net.core.wmem_max=16777216
      net.core.rmem_max=16777216
      net.core.netdev_max_backlog=10000
      
    3. Afterwards, reboot the system or enter "sudo sysctl -p".
    See also
    For more information about Linux network tuning, please have a look at http://www.cyberciti.biz/faq/linux-tcp-tuning/.

Connecting the camera

To start the device please accomplish following steps:

  1. Connect the mvBlueLYNX-M7
    There are three different ways to connect the camera to a host PC:

    1. Direct connection (peer-to-peer)
    2. Direct connection (over switch)
    3. Connection over intranet


    For alternative 1 there is no special peer-to-peer cable necessary. The network controller recognizes the used cable alternative. Please check if you are using at least a Standard CAT5 e cable.
    Depending on the configuration of the network or the mvBlueLYNX-M7, following IP addresses are assigned:

    • If the mvBlueLYNX-M7 is configured to use a static IP address, the mvBlueLYNX-M7 will use this one. The IP addresses have to be in the same subgroup. E.g., host PC: 192.168.0.1 and camera 192.168.0.10.
    • With DHCP, the mvBlueLYNX-M7 will get an IP address from the DHCP server (default setting of mvBlueLYNX-M7).
    • Without DHCP, the mvBlueLYNX-M7 will start with a logical link address (LLA) / zero configuration class B IP address ("169.254.X.X", netmask 255.255.0.0).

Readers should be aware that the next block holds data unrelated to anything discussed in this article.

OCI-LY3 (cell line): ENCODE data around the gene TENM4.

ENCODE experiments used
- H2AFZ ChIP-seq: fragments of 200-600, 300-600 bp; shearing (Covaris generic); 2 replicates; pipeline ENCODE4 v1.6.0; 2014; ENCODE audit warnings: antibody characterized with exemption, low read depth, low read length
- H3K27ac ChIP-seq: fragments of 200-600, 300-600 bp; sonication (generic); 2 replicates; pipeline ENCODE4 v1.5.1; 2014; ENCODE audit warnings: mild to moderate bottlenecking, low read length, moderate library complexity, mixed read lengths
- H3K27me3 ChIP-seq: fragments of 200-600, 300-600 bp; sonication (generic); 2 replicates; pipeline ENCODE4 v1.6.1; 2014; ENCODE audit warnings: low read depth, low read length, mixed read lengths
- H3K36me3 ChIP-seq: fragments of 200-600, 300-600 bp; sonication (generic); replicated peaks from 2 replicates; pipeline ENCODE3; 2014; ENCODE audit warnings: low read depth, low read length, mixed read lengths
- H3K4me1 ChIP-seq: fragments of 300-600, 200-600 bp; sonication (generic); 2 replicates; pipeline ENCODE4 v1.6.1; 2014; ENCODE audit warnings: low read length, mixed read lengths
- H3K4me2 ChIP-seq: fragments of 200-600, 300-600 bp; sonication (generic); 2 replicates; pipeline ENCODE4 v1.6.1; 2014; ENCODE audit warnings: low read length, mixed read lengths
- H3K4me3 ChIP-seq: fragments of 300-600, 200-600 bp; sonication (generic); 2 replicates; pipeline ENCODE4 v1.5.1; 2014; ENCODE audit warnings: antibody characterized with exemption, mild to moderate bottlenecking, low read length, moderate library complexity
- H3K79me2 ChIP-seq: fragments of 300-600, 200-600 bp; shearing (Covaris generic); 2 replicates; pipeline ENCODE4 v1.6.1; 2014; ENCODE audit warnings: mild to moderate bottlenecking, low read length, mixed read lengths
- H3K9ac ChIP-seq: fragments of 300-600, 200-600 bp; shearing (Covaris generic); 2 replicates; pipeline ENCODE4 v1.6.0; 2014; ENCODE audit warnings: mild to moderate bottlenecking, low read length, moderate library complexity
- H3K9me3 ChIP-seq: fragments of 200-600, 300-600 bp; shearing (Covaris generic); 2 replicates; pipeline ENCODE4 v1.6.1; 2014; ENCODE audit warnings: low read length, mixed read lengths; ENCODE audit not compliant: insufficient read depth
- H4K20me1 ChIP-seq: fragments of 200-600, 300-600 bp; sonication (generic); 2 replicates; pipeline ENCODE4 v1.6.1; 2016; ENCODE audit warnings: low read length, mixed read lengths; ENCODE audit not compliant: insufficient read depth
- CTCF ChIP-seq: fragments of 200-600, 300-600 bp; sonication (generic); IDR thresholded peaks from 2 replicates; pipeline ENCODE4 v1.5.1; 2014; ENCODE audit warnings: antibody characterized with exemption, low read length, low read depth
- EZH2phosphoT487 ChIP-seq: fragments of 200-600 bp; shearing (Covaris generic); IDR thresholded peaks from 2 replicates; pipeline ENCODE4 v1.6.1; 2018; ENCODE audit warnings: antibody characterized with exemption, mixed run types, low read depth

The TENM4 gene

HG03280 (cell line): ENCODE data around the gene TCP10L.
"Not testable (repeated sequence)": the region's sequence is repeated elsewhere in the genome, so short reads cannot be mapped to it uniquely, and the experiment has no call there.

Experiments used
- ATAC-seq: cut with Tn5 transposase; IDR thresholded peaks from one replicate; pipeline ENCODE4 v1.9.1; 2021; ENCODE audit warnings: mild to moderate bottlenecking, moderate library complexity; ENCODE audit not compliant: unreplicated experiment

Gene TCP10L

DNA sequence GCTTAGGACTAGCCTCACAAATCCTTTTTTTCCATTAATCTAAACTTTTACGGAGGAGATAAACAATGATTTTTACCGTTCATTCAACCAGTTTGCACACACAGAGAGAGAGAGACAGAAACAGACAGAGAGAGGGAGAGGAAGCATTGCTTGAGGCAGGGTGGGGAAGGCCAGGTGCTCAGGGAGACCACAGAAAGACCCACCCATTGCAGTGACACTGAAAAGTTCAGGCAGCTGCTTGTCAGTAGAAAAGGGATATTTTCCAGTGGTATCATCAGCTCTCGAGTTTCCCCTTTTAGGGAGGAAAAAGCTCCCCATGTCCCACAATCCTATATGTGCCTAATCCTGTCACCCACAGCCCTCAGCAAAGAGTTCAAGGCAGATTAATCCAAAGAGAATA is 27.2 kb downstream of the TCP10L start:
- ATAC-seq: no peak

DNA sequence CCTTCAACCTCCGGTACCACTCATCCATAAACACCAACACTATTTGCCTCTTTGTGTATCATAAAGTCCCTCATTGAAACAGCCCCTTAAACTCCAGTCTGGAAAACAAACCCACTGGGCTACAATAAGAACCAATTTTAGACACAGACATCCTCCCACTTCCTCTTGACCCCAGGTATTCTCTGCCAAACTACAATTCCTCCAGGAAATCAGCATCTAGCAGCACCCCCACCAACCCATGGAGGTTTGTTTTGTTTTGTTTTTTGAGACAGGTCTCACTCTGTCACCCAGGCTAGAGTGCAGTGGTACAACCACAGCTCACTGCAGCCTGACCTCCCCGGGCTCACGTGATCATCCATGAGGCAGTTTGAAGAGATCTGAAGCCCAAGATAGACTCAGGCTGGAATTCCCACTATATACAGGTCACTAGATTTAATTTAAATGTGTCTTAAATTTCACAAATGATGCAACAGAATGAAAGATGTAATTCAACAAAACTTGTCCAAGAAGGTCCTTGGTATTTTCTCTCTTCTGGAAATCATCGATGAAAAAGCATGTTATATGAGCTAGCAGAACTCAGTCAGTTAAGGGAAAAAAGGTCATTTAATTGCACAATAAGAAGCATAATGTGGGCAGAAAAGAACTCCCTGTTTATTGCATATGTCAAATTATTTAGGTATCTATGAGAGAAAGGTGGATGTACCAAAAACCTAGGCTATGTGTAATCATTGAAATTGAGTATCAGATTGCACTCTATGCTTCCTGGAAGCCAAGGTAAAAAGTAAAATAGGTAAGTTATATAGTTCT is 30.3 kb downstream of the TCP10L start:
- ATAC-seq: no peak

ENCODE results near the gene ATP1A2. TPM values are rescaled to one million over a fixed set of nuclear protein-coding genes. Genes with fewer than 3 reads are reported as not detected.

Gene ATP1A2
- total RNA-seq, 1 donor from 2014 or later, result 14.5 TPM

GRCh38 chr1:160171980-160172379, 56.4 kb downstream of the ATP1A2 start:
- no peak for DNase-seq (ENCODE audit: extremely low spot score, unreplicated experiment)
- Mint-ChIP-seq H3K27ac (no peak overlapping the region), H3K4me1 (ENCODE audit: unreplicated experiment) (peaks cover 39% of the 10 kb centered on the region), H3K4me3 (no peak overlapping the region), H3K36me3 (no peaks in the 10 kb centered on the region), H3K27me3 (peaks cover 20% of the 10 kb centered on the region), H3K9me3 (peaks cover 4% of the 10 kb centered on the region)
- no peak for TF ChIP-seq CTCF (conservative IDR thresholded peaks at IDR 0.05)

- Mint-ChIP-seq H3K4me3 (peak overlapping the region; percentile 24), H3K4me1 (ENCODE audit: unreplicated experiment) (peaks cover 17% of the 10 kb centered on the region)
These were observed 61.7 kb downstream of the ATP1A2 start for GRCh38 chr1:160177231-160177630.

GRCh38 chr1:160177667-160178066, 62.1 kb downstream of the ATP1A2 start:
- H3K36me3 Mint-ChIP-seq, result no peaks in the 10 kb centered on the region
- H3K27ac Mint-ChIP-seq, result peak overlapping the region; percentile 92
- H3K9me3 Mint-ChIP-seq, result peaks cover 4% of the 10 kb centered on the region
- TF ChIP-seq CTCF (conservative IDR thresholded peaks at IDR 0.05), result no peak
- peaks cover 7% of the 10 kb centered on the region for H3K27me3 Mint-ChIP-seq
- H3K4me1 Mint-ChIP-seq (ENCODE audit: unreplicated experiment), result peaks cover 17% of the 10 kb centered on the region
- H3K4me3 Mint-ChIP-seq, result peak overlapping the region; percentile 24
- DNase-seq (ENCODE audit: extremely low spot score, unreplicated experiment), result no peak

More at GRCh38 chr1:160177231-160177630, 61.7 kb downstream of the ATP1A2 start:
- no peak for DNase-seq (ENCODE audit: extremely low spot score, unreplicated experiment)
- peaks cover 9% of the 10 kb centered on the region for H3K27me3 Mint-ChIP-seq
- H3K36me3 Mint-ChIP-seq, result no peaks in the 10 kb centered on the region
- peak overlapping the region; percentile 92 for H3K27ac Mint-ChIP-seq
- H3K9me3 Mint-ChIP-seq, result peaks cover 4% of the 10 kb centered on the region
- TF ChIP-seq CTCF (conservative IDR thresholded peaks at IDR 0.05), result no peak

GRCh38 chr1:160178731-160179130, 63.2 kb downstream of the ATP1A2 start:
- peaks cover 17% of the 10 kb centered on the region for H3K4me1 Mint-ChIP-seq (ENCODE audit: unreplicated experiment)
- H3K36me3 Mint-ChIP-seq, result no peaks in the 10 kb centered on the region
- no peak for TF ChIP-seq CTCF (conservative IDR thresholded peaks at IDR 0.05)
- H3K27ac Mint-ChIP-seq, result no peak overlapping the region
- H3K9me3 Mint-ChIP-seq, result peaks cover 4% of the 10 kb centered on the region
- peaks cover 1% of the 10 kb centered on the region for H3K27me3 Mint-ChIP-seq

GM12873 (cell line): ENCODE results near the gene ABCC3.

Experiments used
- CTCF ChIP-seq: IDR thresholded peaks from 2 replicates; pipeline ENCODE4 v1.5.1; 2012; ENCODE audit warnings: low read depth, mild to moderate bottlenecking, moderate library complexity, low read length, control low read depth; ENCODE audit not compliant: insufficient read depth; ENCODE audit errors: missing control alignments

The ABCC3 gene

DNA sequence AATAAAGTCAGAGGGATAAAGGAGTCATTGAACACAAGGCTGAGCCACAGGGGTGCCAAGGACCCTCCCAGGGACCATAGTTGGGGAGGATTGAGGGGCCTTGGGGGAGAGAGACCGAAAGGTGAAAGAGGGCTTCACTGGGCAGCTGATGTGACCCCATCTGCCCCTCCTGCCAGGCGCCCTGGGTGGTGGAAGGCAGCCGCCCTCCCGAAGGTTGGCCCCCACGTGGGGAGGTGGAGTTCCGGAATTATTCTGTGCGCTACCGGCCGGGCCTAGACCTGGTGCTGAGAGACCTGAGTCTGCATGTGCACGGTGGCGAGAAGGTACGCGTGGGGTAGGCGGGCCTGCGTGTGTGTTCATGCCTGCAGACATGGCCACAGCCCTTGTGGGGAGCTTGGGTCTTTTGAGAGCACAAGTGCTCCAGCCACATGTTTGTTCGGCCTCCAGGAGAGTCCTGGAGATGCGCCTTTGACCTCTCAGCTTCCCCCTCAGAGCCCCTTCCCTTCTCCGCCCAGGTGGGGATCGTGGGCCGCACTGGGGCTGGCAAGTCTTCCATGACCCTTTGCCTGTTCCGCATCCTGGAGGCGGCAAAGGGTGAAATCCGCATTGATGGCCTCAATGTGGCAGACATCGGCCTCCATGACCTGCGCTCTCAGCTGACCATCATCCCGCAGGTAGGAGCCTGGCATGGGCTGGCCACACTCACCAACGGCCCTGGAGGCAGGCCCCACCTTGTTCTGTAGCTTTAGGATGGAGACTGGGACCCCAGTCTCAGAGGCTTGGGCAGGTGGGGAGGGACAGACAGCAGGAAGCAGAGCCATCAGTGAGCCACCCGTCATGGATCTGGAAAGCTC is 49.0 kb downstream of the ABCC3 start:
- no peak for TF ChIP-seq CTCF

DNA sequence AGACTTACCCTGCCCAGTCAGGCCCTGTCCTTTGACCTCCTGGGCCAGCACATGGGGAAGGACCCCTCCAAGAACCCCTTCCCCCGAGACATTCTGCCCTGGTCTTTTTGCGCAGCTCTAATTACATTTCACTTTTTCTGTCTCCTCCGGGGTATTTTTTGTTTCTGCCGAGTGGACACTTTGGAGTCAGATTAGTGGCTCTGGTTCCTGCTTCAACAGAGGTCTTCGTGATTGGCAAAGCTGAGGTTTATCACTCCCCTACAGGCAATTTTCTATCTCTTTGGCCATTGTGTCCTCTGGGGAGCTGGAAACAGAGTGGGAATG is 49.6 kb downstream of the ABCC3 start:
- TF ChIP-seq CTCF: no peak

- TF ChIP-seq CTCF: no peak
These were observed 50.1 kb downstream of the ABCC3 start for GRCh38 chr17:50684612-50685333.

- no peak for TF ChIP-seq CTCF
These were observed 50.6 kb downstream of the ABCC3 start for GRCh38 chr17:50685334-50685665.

Note
      The zero configuration needs some time until the IP addresses are assigned (up to 1 minute).

      Please have a look at LLA in the Glossary when using Linux and LLA.
      Further the mvBlueLYNX-M7 starts the GigE Vision control server making the device actually discoverable using standard GigE Vision mechanism. Of course basic networking like SSH are available regardless of GigE Vision, i.e. ssh "root@MVBL-M7-IP-ADDRESS" has to be working - otherwise there's one of the network parameters is not set up correctly. Usually this happens if a camera with static IP setup is moved to a network segment with DHCP enabled.
    Note
    If you want to netboot the mvBlueLYNX-M7, please have a look at DHCP and netboot information.

    You can change settings like the static IP address to your needs (please have a look at: mvIPConfigure).

    See also
    \ŗef mvBC_subsection_quickstart_device_setting
  2. Power the mvBlueLYNX-M7
    with power cable KSM7 Power to a suitable power supply, which provides 12 up to 48V DC.
    Camera will start booting immediately (see Connecting the camera).

Communicating with the camera

There are three ways to connect to the camera:

  1. Via wxPropView :
    Since driver version 2.11.3, starting wxPropView the first time, the Quick Setup Wizard , a tiny and powerful configuration tool, will be started.

    If Quick Setup Wizard was disabled, wxPropView will start without wizard and you will see the serial number of the mvBlueLYNX-M7in the box "Serial No". After clicking "Use" the program connects to the mvBlueLYNX-M7. With "Acquire" you can see live images from the camera.